The committee will be empowered to oversee, advise and recommend the other bodies concerned to control air pollution and to implement the plan. This committee will also oversee the progress and effectiveness of the air quality management strategies/activities, and the air quality plan.
As per the Rules, the Department of Environment (DoE) can take steps against industries and activities which are extremely harmful to the environment and public health. The Rules direct the Bangladesh Road Transport Corporation (BRTC), Bangladesh Road Transport Authority (BRTA) and other authorities concerned to provide the necessary support to DoE in this regard.
The role of the local government institutions has also been included in the Rules. The DoE will provide technical support and training to the local government institutions for management of air quality standard and control of air pollution.
According to the ‘Air Pollution (Control) Rules, 2022’, the DoE DG will declare a place ‘Degraded Air Shed’ if the place continuously shows its air quality over permissible limits. The DoE will prepare a time-based Air Quality Improvement Plan in consultation with the local stakeholders to improve the air quality of the ‘Degraded Air Shed’.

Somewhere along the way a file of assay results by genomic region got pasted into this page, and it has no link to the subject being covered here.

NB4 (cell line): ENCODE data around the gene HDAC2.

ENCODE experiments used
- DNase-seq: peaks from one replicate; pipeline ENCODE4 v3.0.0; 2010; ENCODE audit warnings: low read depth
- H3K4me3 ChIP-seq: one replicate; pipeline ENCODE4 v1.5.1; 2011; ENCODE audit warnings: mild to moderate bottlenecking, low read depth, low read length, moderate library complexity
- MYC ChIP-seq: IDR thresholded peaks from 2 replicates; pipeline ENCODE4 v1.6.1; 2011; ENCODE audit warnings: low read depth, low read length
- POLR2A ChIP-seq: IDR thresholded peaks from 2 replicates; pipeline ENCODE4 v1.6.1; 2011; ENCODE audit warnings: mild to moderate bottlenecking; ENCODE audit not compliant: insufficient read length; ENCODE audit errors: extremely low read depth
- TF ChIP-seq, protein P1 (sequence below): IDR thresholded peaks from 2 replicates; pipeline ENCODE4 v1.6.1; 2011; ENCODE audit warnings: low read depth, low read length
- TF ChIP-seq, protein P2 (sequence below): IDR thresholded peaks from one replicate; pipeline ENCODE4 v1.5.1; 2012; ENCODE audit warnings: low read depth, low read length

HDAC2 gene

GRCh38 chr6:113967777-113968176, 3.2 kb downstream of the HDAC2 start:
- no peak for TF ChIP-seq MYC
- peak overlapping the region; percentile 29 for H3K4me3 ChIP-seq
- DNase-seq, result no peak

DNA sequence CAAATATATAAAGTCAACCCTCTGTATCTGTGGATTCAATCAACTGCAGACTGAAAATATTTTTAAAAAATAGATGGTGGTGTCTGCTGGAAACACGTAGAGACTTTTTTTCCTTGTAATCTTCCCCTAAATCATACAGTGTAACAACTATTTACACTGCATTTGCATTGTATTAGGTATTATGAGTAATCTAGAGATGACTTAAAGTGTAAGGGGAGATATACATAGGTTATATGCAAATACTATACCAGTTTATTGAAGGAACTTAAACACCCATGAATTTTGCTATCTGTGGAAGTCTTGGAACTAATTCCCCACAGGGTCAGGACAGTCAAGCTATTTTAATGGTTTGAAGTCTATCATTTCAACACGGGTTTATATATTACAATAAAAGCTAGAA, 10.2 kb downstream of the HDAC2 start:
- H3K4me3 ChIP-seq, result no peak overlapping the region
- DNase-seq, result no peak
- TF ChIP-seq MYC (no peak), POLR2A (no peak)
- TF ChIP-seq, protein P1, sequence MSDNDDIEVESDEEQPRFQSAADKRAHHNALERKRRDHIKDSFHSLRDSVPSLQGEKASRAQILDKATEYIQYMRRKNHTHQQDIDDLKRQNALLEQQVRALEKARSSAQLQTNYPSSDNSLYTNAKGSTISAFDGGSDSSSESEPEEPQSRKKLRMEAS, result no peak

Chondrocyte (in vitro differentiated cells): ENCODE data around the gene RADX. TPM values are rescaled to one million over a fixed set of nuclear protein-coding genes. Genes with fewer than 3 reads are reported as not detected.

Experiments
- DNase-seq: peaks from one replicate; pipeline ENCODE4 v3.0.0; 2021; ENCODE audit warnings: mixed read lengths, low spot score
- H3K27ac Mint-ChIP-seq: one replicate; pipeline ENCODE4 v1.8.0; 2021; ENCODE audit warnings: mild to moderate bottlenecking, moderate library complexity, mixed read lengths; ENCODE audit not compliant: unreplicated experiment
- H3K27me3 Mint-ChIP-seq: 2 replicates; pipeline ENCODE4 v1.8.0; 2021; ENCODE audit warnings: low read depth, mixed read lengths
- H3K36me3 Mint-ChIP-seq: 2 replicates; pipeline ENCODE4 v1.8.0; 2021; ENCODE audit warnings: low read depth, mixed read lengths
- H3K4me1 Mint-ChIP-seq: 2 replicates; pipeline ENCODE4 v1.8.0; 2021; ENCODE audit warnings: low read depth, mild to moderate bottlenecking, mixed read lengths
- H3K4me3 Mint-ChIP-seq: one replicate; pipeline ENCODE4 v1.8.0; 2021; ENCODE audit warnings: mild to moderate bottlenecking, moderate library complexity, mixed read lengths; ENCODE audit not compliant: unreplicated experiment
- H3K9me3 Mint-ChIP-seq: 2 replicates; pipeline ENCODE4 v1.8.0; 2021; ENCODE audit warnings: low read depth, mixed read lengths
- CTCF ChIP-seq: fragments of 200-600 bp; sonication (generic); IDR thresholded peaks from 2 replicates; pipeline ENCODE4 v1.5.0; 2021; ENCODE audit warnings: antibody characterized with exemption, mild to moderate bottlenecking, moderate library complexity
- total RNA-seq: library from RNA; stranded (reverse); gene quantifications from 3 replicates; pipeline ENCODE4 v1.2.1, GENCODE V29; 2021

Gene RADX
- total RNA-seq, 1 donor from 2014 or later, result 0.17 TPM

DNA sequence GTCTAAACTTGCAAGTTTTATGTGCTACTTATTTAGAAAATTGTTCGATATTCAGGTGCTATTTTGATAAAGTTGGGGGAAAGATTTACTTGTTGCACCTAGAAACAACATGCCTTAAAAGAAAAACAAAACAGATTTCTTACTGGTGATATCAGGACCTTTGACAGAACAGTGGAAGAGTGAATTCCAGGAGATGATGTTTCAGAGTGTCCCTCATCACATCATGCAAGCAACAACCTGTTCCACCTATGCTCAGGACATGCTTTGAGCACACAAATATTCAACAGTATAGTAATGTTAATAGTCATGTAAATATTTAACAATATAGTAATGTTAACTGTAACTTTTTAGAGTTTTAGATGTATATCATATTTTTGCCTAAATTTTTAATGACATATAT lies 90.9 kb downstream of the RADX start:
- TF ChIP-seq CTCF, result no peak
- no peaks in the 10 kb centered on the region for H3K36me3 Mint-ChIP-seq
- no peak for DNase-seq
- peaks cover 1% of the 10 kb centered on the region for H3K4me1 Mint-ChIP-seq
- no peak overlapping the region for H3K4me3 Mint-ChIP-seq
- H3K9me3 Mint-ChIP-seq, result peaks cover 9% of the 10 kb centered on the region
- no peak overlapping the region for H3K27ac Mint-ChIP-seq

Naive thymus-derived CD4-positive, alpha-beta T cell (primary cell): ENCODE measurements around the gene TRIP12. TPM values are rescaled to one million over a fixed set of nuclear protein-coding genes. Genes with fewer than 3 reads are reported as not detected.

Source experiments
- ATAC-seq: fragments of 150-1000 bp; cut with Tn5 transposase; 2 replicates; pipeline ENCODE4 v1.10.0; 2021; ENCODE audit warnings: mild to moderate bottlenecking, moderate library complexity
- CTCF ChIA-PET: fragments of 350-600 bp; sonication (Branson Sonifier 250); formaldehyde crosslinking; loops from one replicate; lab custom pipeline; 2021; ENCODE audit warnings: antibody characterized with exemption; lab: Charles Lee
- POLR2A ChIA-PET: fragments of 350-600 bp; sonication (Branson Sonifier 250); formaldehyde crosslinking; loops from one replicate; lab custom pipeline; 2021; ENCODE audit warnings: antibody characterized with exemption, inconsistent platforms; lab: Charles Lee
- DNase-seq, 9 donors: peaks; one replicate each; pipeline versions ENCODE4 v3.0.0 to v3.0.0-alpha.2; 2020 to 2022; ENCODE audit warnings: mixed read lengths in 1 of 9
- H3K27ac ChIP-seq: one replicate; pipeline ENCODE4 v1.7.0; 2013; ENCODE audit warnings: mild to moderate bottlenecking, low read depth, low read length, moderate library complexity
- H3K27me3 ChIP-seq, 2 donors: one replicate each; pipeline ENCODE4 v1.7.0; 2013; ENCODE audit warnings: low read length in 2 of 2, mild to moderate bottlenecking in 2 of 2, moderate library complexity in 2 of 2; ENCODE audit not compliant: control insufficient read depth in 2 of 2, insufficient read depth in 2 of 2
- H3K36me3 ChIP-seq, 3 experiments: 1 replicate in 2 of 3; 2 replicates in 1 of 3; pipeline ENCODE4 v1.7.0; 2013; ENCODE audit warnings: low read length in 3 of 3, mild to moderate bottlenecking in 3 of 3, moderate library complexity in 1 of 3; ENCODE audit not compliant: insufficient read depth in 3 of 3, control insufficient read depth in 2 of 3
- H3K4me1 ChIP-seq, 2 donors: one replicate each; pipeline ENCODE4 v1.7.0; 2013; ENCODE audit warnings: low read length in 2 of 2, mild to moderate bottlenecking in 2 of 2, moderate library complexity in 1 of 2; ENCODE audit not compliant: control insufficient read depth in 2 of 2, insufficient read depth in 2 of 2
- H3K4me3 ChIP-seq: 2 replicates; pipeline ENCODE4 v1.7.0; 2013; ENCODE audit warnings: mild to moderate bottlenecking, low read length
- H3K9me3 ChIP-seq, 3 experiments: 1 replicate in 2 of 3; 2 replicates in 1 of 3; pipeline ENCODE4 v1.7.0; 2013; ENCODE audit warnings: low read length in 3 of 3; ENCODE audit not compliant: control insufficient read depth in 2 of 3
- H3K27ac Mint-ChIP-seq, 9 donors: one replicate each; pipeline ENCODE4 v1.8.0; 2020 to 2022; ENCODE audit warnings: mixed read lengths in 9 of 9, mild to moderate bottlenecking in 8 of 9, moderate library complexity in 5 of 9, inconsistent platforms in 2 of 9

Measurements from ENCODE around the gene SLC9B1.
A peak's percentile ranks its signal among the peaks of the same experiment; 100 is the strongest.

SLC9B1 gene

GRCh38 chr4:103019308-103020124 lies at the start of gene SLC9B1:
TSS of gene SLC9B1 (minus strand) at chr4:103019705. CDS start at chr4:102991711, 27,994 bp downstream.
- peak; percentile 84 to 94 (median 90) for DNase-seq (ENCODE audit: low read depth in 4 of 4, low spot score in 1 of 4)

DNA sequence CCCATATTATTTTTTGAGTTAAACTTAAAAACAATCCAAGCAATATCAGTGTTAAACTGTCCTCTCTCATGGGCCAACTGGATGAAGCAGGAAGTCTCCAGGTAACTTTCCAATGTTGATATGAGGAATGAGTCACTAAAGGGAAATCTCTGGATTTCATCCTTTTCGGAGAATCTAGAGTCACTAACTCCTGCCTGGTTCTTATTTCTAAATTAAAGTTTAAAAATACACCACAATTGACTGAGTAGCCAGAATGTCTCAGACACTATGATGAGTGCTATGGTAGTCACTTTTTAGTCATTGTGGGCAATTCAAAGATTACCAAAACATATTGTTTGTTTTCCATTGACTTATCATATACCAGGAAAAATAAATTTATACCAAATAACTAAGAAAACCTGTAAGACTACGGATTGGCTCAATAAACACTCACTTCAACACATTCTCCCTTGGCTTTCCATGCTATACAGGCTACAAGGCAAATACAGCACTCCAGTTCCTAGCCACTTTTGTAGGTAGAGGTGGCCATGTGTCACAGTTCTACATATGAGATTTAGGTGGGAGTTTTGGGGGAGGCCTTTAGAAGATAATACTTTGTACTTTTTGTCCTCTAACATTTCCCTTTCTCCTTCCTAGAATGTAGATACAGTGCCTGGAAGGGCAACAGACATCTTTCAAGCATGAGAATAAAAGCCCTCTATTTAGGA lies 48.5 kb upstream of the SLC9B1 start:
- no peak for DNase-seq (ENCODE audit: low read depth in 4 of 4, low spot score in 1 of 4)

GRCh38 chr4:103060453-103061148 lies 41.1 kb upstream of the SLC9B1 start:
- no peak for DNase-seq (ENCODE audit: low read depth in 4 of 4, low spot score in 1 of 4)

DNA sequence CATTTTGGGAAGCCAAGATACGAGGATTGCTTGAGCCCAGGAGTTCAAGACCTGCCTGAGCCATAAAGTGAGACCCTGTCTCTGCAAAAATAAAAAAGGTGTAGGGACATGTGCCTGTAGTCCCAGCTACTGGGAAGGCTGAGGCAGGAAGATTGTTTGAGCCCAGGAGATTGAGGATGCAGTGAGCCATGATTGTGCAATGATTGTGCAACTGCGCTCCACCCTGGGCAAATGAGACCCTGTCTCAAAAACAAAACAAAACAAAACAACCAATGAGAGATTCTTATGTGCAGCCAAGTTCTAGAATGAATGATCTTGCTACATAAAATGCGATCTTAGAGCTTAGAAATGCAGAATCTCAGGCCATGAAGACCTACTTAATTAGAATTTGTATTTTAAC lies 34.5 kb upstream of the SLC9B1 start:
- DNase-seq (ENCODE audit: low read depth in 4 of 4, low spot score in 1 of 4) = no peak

The DoE DG and any other assigned official can publish a list of events or activities that would be considered detrimental to the environment, health, society and economy of a place. The DoE will issue directives to control the activities.
According to the Rules, the government organisations involved with the construction activities, especially the local government organisations, are also directed to oblige by the norms of air quality management around the sites of construction/repairing/rebuilding.
Conferring awards to individuals and establishments that help in reining in air pollution by their actions were included in the Rules.
Prof Dr Ahmad Kamruzzaman Majumder said the air has become toxic for citizens, especially city dwellers, in Bangladesh. If air pollution continues like this, a major catastrophe may come down in the country. Strong measures and several steps as per the newly formulated Rules need to be taken to prevent air pollution, he added.